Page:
- to work havoc upon; damage or mar by ravages: a face ravaged by grief.
- to work havoc; do ruinous damage.
- havoc; ruinous damage: the ravages of war.
- devastating or destructive action.
Origin of ravage
SynonymsSee more synonyms for ravage on Thesaurus.com
Examples from the Web for ravaged
That lasts about five years, in which time the place has been altered, developed, and ravaged just enough to make you mad.Can Carl Hiaasen Save Florida?
September 19, 2014
Ten years ago, a population of gorillas in Central Africa was ravaged by the deadly virus.How Gorillas Are Outsmarting Ebola
September 1, 2014
A madman has just ravaged an elementary school in Connecticut, leaving 20 children and six faculty dead in his wake.Why Presidents Need Prayer
February 17, 2014
In Across the Ravaged Land, Nick Brandt captures the stone remains of wildlife that Africa is losing.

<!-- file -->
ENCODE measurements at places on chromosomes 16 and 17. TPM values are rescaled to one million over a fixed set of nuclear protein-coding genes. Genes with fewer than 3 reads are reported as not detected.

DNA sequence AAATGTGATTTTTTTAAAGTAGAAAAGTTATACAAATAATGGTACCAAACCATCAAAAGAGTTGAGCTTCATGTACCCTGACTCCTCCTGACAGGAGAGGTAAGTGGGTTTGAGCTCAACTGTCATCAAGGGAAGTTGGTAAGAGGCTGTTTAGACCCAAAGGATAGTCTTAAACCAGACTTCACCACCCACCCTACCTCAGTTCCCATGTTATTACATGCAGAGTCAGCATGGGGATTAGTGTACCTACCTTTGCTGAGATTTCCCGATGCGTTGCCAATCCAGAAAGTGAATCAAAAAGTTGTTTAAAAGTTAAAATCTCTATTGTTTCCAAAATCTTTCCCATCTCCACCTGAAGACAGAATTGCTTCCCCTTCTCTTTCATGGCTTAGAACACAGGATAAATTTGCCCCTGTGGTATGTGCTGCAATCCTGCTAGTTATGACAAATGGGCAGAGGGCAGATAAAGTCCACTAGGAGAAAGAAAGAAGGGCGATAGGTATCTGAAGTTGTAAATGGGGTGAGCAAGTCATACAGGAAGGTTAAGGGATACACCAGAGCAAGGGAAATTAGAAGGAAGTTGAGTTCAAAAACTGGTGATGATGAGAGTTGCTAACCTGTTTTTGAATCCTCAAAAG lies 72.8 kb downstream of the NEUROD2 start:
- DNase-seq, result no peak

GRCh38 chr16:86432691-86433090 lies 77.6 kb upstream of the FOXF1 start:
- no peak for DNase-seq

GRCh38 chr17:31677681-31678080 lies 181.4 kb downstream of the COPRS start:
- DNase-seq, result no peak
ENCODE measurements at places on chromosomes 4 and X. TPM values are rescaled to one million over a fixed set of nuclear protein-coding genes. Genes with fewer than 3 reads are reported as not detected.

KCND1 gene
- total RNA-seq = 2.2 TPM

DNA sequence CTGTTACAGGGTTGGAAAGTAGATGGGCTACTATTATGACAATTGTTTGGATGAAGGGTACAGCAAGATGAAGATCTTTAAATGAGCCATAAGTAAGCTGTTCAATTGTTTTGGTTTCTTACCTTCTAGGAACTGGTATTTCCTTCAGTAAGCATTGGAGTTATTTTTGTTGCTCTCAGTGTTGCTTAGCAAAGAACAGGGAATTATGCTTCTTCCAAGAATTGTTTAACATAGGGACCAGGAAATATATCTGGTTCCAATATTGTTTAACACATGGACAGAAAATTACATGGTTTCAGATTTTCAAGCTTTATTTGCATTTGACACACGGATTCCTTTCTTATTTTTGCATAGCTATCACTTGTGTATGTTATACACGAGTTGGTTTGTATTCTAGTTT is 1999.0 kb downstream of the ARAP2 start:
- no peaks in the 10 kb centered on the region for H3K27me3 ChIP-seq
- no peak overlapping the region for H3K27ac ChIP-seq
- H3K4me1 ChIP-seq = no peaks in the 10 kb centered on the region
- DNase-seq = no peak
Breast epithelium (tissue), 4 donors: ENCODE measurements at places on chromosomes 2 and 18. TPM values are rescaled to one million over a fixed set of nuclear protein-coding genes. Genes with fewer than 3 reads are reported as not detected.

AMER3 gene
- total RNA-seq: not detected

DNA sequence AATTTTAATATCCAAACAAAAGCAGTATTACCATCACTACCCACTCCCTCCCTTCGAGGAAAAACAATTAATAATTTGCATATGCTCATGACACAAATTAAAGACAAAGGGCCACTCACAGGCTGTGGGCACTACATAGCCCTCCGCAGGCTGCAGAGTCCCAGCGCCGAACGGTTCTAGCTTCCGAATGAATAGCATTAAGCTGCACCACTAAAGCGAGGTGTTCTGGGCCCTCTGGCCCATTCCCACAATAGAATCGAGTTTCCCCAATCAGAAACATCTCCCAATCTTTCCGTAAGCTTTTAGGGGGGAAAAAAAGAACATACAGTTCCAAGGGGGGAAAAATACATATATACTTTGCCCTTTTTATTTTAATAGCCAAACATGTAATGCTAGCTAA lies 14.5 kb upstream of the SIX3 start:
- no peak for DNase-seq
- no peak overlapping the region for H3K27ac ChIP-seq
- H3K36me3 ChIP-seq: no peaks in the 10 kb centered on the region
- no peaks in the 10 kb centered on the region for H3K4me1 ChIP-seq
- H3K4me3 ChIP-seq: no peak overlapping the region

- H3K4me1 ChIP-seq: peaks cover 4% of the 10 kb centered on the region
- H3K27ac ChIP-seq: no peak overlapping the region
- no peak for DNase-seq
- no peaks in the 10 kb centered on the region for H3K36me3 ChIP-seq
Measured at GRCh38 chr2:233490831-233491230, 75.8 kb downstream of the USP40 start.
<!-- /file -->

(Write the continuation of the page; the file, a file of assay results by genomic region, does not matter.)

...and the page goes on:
Some of the rangers are featured in Across the Ravaged Land holding up the ivory they have seized.
Not in a day nor a generation were the ravaged sheepfolds to be forgotten.White Fang
She set a hand on his shoulder, and looked down into his ravaged, haggard countenance.The Snare
He ravaged the seas within cannon-shot of English headlands.The Naval History of the United States
Willis J. Abbot.
A dreadful pestilence, which ravaged Gwynedd or North Wales in 560.The Sleeping Bard
Probably the year in question was 1645, when the district was ravaged with the pestilence.
- to cause extensive damage to
- (often plural) destructive actionthe ravages of time
Word Origin and History for ravaged
1610s, from French ravager "lay waste, devastate," from Old French ravage "destruction," especially by flood (14c.), from ravir "to take away hastily" (see ravish). Related: Ravaged; ravaging.
1610s, from French ravage "destruction" (see ravage (v.)). Related: Ravages.